SCALE/Pearson/RESA/edTPA has generated an online industry of test preparation companies that promise, for a fee, to ensure that portfolios are approved, which effectively invalidates the entire process. It is a testing monstrosity that should be abandoned.

Michael Ludwig is an Associate Professor of Health Education at Hofstra University. On April 22, 2106 he sent this letter to edTPA expressing his frustration with the entire process. Student names have been deleted.

Dear edTPA,

Where do I begin?

With the fact that I have over 30 years' experience in health education that includes work as a teacher at the middle school, high school, and higher education levels?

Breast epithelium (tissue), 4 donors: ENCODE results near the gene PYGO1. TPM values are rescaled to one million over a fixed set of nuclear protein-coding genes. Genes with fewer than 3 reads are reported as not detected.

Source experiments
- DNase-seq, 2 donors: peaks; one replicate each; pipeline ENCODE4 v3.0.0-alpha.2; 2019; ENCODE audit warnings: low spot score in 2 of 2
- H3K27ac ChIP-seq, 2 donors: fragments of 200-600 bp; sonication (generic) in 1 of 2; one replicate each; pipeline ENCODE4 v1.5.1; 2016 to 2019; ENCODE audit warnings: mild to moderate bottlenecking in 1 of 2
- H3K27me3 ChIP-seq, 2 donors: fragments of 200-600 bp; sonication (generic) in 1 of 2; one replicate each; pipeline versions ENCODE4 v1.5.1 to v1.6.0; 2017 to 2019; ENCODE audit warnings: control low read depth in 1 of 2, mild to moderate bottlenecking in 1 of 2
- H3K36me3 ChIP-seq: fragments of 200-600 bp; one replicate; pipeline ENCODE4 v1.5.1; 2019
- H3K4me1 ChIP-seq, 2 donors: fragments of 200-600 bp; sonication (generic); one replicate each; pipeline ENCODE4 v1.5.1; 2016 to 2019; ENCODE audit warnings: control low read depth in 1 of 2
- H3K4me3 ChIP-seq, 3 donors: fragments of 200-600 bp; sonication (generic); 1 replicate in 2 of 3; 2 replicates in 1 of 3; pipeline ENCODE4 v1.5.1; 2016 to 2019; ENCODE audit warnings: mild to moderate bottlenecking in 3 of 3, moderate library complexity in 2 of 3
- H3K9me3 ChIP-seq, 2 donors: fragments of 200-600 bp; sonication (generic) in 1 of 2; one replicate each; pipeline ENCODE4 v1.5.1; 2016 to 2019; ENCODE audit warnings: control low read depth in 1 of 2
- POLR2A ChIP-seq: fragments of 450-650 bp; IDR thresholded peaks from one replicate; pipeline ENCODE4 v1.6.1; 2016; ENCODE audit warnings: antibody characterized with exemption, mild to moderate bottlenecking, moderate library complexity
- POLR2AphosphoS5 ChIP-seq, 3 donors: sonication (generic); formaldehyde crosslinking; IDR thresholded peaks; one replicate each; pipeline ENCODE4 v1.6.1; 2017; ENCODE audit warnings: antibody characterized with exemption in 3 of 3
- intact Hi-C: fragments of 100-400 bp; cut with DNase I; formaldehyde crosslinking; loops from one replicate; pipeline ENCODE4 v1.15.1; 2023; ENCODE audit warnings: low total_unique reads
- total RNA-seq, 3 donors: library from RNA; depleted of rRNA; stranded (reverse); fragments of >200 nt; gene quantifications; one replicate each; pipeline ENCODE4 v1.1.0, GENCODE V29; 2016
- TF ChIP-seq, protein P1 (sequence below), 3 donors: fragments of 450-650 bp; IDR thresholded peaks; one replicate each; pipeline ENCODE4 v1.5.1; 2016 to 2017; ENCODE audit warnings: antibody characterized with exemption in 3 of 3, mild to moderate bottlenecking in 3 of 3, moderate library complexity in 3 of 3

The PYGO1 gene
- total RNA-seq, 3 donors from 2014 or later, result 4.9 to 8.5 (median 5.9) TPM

With the fact that I have three degrees (BS, MS, PhD) in health education but apparently I can't be trusted to judge whether or not someone is prepared to lead a health education classroom?

With the fact that the art and craft of teaching has been reduced to a series of bureaucratic measurements done by someone who has never met the aspiring teacher?

With the fact that while I was intensely skeptical of edTPA from the start, I worked diligently to "get up to speed" and revised our curriculum and program to meet the demands of edTPA despite the fact that the vast majority of our master's degree students are already certified and do not have to submit a portfolio?

With the fact that the way New York State rolled out edTPA is now viewed as a textbook case of how NOT to do it?

With the fact that a high stakes decision such as teacher licensing is decided by a Pearson employee who has never met and will never meet the candidates submitting their edTPA portfolio?